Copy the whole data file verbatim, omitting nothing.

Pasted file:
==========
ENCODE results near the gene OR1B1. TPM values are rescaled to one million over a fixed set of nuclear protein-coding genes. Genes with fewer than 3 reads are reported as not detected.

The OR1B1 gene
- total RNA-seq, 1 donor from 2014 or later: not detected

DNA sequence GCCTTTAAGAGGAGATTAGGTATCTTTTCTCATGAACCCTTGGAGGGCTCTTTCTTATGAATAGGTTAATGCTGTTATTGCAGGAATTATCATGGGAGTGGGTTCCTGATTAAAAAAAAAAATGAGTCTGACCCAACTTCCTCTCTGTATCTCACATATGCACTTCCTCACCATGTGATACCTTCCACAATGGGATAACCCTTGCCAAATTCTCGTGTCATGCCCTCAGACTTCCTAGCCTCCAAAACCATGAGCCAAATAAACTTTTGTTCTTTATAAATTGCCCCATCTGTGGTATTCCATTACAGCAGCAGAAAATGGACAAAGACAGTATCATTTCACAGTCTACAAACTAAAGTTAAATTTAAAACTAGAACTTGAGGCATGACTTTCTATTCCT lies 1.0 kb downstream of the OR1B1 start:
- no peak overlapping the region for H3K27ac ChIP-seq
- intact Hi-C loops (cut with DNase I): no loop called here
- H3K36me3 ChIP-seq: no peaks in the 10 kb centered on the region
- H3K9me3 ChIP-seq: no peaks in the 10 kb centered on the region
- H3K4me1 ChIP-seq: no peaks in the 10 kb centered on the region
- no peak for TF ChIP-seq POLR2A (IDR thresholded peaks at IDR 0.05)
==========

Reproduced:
ENCODE results near the gene OR1B1. TPM values are rescaled to one million over a fixed set of nuclear protein-coding genes. Genes with fewer than 3 reads are reported as not detected.

The OR1B1 gene
- total RNA-seq, 1 donor from 2014 or later: not detected

DNA sequence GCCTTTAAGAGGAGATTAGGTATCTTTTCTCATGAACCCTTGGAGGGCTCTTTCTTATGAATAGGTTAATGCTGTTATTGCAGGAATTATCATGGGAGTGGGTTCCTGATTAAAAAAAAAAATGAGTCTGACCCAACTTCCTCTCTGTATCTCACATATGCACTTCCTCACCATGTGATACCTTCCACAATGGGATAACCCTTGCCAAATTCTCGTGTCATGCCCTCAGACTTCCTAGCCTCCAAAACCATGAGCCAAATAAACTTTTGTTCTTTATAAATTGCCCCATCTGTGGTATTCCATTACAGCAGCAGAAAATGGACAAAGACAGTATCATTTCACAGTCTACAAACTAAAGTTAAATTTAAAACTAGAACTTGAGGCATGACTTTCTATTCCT lies 1.0 kb downstream of the OR1B1 start:
- no peak overlapping the region for H3K27ac ChIP-seq
- intact Hi-C loops (cut with DNase I): no loop called here
- H3K36me3 ChIP-seq: no peaks in the 10 kb centered on the region
- H3K9me3 ChIP-seq: no peaks in the 10 kb centered on the region
- H3K4me1 ChIP-seq: no peaks in the 10 kb centered on the region
- no peak for TF ChIP-seq POLR2A (IDR thresholded peaks at IDR 0.05)